Accenture’s Circular Advantage analysis uncovered five circular business models, which could be pursued on their own or in combination, to reap the benefits of going sustainable.
The Circular Supplies model relies on renewable, recyclable or biodegradable materials. It decreases businesses’ reliance on limited and costly resources, reduces waste and removes inefficiencies. This is suitable for companies that leave a sizable environmental footprint or those that deal with scarce commodities. Producers of personal care items, for instance, could skip the harmful chemicals and phosphates in favour of natural ingredients to create biodegradable soap and shampoo.
The Resource Recovery model is all about recycling and upcycling1. It minimises waste by funnelling it back into another product’s lifecycle and cuts companies’ disposal costs. This business model is great for companies that generate high amounts of by-products or those that can easily recover and reprocess waste. For instance, SMEs in the food and beverage industry could give their food wastes to companies that can turn these into renewable energy.
The Product Life Extension model focuses on prolonging product life cycles through upgrades, repairs, remanufacturing or remarketing. This extended use brings companies additional revenue and diverts waste away from landfills. This works well for SMEs in markets where pre-owned products are common such as those that make clothes, accessories and furniture.
If you have ever hailed a Grab or an Uber, then you would have seen the Sharing Platforms model in action. This business model hinges on having a space where users could share resources, thereby maximising the utilisation of typically underutilised products or services.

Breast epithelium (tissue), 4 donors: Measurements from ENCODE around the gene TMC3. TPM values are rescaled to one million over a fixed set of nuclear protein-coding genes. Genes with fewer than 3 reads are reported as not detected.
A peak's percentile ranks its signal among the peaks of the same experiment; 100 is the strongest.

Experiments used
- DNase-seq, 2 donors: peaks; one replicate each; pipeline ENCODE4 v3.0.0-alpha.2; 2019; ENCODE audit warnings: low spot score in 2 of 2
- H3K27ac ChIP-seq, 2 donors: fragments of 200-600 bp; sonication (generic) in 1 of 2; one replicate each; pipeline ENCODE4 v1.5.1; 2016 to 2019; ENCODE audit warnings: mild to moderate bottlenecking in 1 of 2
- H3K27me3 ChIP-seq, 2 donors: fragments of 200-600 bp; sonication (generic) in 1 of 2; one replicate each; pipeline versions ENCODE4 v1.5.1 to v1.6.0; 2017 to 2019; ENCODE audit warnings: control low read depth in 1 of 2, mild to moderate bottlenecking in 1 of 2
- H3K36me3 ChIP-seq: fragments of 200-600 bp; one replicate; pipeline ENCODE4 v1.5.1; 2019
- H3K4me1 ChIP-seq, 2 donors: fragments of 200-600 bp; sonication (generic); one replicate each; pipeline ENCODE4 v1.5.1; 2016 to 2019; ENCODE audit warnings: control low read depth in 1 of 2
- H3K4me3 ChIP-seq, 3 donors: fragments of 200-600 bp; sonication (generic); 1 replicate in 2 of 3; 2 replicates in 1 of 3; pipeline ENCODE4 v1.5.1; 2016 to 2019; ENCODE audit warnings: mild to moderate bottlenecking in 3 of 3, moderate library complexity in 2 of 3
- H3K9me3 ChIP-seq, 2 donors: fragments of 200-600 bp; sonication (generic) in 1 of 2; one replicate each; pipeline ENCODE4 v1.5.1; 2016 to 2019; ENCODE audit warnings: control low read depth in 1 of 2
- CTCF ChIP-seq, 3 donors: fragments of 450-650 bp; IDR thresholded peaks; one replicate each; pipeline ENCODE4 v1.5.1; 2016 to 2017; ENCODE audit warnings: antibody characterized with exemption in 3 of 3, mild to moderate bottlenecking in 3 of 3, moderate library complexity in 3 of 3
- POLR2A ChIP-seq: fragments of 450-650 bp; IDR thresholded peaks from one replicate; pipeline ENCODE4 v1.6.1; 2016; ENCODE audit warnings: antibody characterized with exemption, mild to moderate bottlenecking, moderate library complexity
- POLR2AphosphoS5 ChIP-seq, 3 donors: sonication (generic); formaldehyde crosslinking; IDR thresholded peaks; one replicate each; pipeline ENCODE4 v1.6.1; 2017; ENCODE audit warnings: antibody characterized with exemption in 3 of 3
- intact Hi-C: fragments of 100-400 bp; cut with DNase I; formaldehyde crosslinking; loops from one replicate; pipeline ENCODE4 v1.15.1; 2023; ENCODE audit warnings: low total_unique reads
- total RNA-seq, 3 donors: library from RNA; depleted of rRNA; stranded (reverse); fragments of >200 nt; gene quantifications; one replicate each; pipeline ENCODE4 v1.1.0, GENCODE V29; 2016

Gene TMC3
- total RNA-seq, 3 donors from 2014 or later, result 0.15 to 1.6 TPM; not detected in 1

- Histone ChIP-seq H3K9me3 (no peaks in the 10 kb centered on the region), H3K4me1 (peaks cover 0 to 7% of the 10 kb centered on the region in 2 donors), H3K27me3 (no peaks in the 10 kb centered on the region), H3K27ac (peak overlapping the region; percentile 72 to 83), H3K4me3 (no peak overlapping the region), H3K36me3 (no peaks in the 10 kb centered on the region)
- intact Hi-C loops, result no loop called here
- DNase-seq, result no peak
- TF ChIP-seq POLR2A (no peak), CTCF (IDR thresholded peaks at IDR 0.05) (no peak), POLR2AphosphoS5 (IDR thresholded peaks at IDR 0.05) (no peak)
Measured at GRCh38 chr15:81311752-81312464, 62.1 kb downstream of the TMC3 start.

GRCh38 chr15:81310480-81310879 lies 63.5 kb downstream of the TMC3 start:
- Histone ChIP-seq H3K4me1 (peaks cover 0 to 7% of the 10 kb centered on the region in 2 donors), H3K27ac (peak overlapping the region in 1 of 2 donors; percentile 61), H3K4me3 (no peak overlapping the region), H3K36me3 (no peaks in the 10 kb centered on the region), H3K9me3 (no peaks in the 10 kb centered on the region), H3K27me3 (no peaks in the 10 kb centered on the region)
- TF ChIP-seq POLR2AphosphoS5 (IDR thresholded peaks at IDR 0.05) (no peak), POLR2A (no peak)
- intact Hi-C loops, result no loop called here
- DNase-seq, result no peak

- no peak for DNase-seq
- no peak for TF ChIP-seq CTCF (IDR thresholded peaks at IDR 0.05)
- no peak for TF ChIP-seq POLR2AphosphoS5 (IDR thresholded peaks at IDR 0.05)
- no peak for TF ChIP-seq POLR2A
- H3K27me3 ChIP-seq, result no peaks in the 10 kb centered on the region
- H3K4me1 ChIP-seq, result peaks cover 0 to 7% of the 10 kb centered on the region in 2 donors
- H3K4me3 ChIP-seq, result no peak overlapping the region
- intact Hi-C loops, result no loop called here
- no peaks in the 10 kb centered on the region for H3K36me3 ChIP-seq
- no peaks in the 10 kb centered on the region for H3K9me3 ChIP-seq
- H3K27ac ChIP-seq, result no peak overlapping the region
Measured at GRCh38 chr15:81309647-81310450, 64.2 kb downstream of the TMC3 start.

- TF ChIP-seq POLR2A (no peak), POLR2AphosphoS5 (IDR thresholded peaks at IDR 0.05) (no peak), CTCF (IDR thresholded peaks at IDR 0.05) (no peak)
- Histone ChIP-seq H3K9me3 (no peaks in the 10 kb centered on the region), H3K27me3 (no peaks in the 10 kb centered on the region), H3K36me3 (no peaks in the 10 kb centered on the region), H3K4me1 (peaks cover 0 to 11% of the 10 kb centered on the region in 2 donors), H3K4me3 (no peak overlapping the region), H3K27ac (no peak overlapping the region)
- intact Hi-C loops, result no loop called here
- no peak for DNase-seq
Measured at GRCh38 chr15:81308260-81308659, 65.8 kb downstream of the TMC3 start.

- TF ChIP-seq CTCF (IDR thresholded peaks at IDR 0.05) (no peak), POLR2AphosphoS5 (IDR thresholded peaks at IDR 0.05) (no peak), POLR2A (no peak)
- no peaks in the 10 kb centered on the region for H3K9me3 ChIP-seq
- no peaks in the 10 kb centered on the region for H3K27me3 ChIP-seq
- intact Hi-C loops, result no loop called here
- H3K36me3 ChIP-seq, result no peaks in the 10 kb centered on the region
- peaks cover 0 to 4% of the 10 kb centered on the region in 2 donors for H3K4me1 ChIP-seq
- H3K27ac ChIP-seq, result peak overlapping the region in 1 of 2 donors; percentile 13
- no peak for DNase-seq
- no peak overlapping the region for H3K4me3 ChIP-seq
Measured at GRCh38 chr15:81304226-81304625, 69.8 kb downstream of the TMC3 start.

Lastly, through the Product as a Service model, customers share products through pay-for-use or lease agreements and companies are incentivised to keep their equipment running smoothly. This could be a win for businesses, users and the planet. If high-end washing machines were leased instead of sold, for instance, they would be accessible to more households, manufacturers would earn about a third more and customers would save about a third per wash cycle. Fewer resources would also need to be extracted to manufacture new washing machines as a single unit could be shared among many users. This is a good model for businesses with products that are expensive to operate and whose maintenance require specialised skills that their customers are unlikely to have.
To capitalise on these opportunities however, SMEs must make some very important changes. In the second part of this series, we discuss the five crucial shifts businesses will need, the supporting governmental policies and grants available as well as financing options.
1 Recycling entails breaking a product down and reusing its components. Upcycling is a specific form of recycling that maintains the material’s state but augments it to make something new.